Every court should adopt a policy that describes the steps any law-enforcement agency is required to take should they want to initiate an arrest or other enforcement activity in or around a court facility. The policy might require advance notice from the agency to court security, court administration, or the presiding judge. At a minimum, the policy should require that the agency check in and advise court security of the planned activity upon arrival at the courthouse. In those instances in which an individual who is the target of an arrest is expected to appear as a party, witness, or in some other capacity in a scheduled hearing, the judge who is to preside over the hearing should also be advised.
5) Incident-Reporting System
Crafting an informed and reasonable policy response requires a full and accurate understanding of the nature and extent of the problem. Because immigration enforcement is at the center of such a divisive national debate and there is a high level of fear and distrust within immigrant communities, there are conflicting reports about the number of courthouse arrests. Many courts have adopted recommended practices for courthouse security, which include incident-reporting systems. Courts should use these systems or, should none exist, develop a form and process so that arrest and enforcement activities in and around courthouses can be documented and reported. At a minimum, the report should include the time and date of the incident, the name of the agency making the arrest, the number of individuals arrested, the location of the activity, and a brief description of the activity. If available, the name, nationality, the basis for which the person is being arrested (e.g., they have a conviction for theft, they have been charged with a drug offense), and the reason the individual was in the court facility (e.g., they were appearing as a defendant, a witness, or a family member) is also extremely valuable information. If possible, states should consider developing and adopting a uniform report for use by each individual court to allow for data to be shared and compared.
6) Training for Judges and Administrative Staff
Finally, judges and court staff need training about immigration law and procedures and the potential impacts of these laws on court operations. Many judges have received training on two areas in which federal immigration law and the state criminal justice system overlap, including the consequences of state criminal convictions on an individual’s immigration status and the inclusion of immigration-law issues in the determination of questions of the effective assistance of counsel. Judges are less aware of the broader immigration laws, policies, and agency practices, which may impact their court and its operation. In recent months, judges have been met with requests to limit ICE arrests in their courthouses and even to shield persons before them from federal apprehension. At least one case involved allegations of judicial misconduct. Training on these issues is essential for both judges and court staff, including security officers, who may be forced to respond to these issues.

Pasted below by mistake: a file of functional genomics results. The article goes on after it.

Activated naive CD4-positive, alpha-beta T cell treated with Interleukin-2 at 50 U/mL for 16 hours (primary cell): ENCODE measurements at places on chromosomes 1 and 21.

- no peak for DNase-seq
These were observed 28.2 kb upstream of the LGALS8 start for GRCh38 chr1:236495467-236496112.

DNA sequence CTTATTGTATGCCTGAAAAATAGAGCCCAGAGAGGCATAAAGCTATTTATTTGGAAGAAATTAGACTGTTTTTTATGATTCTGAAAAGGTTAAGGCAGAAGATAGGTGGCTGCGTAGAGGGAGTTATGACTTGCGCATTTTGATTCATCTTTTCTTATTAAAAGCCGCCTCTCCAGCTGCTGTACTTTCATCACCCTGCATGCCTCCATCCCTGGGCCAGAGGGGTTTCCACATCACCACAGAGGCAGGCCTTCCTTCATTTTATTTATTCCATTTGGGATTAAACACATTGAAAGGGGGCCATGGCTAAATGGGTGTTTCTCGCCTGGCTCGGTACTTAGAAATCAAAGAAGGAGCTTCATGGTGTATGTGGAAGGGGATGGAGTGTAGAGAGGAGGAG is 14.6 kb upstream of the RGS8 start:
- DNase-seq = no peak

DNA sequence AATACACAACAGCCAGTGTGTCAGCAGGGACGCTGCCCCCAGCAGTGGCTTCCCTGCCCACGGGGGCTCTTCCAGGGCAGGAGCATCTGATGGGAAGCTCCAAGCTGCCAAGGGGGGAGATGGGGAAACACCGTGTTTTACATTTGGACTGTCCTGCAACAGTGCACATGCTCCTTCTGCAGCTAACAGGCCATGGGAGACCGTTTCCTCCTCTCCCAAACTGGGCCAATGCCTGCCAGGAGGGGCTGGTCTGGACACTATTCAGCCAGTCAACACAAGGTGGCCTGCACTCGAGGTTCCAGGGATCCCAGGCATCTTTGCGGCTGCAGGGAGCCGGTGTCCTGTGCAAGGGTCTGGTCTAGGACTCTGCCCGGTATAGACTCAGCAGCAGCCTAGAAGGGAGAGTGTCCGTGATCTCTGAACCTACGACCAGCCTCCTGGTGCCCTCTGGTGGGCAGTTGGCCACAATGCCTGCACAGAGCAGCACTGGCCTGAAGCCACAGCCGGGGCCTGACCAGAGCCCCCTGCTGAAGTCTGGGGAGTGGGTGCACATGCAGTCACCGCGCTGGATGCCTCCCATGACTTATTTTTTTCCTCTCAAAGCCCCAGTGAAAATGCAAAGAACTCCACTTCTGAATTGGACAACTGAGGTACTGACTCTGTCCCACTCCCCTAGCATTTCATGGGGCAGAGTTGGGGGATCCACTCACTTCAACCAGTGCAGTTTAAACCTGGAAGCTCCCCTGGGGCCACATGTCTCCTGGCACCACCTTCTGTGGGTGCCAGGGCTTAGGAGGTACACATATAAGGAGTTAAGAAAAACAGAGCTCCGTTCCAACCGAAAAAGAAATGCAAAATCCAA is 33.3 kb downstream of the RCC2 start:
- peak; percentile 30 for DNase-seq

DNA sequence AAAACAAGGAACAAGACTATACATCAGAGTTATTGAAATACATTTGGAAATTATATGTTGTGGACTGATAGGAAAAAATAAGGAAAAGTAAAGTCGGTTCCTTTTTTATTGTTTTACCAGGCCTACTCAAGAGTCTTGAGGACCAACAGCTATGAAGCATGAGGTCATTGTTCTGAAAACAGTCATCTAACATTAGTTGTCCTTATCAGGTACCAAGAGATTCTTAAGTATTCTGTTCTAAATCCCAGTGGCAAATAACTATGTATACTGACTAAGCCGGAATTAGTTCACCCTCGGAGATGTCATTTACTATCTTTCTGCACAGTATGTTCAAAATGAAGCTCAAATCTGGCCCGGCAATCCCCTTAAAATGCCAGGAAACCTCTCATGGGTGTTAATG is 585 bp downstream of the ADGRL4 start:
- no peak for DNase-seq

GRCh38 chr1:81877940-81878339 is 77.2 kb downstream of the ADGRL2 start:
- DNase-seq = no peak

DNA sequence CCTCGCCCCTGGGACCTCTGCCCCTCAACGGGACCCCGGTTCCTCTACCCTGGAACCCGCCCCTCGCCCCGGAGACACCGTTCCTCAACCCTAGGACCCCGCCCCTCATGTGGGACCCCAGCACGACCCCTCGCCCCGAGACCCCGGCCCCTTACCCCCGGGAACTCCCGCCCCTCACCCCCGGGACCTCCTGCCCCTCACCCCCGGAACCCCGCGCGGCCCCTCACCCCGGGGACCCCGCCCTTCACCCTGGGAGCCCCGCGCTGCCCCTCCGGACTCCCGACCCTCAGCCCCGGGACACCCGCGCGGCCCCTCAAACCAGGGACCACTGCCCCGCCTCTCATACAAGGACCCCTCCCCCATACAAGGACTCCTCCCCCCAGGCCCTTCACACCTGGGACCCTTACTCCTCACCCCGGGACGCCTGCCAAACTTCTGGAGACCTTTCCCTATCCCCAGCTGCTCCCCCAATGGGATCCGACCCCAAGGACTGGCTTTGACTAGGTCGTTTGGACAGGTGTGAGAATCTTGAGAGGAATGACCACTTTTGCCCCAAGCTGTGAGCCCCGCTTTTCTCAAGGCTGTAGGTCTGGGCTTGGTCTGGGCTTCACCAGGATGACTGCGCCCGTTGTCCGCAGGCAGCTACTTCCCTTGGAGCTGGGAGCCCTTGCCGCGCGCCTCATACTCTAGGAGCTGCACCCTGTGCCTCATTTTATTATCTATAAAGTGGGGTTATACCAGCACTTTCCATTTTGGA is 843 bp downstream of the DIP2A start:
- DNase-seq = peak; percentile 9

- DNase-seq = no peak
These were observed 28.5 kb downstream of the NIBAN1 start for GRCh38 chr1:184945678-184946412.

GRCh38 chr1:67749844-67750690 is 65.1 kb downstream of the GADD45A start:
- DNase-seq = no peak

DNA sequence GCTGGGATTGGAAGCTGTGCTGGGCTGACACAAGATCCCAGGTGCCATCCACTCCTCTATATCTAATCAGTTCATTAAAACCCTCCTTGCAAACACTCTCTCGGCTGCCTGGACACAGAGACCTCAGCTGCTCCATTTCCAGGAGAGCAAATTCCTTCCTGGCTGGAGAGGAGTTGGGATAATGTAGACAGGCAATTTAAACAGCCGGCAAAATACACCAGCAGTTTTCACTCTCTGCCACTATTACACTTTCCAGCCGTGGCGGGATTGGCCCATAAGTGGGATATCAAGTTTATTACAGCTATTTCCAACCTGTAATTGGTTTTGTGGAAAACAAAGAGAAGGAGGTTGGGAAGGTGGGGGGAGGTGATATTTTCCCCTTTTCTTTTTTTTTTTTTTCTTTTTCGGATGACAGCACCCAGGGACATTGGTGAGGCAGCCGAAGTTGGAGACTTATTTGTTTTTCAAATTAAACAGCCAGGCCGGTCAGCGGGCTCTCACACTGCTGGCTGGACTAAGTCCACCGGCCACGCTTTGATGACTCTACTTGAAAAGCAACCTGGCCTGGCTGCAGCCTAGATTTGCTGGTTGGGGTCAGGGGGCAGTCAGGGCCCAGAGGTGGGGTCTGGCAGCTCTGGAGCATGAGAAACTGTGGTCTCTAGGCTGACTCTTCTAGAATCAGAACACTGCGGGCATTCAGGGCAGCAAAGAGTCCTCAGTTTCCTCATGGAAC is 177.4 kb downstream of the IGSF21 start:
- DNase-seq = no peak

A Final Note
The primary obligation of state courts is to carry out their fundamental purpose of providing a fair and open forum for the resolution of disputes. The ability to hear, decide, and enforce the state’s civil and criminal laws requires the provision of a safe and secure location for the hearing of those disputes and with the assurance of free and public access to all. One of the important obligations of the federal government is the enforcement of the nation’s immigration laws. Congress has provided authority to immigration agencies and officials to carry out this obligation. These separate obligations of the state courts and federal government are both independent and coequal. One cannot, in the exercise of its power, deprive the other of the ability to exercise its own. Conflicts with respect to federal immigration arrests in state court facilities require a recognition and mutual respect for the separate and sovereign roles being exercised and the adoption of policies and procedures that honor the interests of each.
As local courts consider and develop policies, valuable information and assistance is available from the National Center for State Courts. A comprehensive collection of relevant laws, policies, articles, and other resources on immigration and courthouse arrests is available online. Additionally, a national map that records and reports the location of courthouse arrests and the responses that have been adopted by local courts is available.
ABOUT THE AUTHOR
J. D. Gingerich serves as the founding director of the State Courts Partnership, a collaboration between University of Arkansas at Little Rock William H. Bowen Law School and the National Center for State Courts.